Claire went to the hospital with my father. She was an emergency medical trainee and knew how to calculate heart rates and breaths per minute, which she did throughout the thirty-minute drive.

After everything, it is the thought of Claire answering my dad's questions that makes me feel most guilty. He is intimidating when he's not trying to be, and bloodcurdling when he is. If he puts the full boom into his voice, he can make boyfriends tremble and customer-ser...

Présentation de l'éditeur :

Garnering a vast amount of attention from young people and parents, and from book buyers across the country, Smashed became a media sensation and a New York Times bestseller. Eye-opening and utterly gripping, Koren Zailckas’s story is that of thousands of girls like her who are not alcoholics—yet—but who routinely use booze as a shortcut to courage and a stand-in for good judgment.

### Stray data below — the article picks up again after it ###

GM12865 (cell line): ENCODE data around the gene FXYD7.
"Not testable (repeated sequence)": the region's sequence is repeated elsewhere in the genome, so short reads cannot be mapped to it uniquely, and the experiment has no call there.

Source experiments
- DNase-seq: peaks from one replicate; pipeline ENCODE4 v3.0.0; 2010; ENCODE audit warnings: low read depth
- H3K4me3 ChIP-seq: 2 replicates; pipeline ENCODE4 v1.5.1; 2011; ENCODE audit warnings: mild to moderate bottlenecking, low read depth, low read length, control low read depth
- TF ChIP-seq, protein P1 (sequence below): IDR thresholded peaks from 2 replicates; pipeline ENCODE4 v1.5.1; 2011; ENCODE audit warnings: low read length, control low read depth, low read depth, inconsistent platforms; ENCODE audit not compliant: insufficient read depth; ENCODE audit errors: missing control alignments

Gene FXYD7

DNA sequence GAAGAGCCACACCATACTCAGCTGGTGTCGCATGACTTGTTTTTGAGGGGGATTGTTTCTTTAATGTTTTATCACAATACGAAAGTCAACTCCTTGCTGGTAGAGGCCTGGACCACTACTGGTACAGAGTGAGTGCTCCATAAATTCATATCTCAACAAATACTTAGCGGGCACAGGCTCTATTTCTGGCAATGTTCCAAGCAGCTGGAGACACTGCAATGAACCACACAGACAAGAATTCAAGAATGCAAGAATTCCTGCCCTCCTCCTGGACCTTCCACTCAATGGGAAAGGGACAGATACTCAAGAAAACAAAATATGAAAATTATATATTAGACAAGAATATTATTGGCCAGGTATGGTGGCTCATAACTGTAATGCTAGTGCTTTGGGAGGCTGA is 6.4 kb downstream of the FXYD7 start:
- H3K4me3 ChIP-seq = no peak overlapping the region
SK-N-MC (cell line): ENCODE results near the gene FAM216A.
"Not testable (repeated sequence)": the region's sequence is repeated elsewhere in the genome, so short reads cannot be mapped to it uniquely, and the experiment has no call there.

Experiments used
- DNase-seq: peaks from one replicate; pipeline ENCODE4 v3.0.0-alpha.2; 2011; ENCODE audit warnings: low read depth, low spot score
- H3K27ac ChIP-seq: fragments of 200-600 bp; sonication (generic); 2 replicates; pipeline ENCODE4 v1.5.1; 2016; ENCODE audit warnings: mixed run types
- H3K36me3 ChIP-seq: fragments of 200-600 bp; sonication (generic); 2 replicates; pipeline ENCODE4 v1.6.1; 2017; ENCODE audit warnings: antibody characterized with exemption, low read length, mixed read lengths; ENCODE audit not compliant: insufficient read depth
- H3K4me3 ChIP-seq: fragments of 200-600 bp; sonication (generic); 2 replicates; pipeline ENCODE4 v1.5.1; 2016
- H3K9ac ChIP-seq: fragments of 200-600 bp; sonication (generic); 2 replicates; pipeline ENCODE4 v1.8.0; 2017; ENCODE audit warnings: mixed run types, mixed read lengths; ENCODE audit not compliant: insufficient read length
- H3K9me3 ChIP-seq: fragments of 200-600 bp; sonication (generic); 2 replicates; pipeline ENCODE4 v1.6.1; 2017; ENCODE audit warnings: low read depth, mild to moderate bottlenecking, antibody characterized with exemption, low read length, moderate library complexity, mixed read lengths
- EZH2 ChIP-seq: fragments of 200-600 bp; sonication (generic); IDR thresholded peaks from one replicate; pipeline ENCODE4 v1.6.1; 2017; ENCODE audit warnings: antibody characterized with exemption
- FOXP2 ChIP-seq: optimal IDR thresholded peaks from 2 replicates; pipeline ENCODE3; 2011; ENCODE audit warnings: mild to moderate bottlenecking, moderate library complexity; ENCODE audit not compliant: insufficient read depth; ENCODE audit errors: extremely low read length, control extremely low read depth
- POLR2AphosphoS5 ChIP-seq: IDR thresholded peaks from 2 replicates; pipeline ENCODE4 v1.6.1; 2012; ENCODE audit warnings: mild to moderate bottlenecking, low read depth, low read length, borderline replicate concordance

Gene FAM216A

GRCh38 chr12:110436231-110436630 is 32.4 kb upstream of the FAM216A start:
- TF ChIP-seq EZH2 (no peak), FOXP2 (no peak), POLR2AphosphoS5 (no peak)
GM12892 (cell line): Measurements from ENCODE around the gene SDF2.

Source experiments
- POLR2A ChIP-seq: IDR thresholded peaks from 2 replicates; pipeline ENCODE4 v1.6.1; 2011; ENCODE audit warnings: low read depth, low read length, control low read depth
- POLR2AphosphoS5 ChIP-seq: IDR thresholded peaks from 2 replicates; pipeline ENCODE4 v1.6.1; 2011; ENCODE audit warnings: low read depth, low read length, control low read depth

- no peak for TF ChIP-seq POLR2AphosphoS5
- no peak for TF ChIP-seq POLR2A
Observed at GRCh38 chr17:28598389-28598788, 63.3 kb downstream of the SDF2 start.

With one stiff sip of Southern Comfort at the age of fourteen, Zailckas is initiated into the world of drinking. From then on, she will drink faithfully, fanatically. In high school, her experimentation will lead to a stomach pumping. In college, her excess will give way to a pattern of self-poisoning that will grow more destructive each year. At age twenty-two, Zailckas will wake up in an unfamiliar apartment in New York City, elbow her friend who is passed out next to her, and ask, "Where are we?" Smashed is a sober look at how she got there and, after years of blackouts and smashups, what it took for her to realize she had to stop drinking. Smashed is an astonishing literary debut destined to become a classic.

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Zailckas, Koren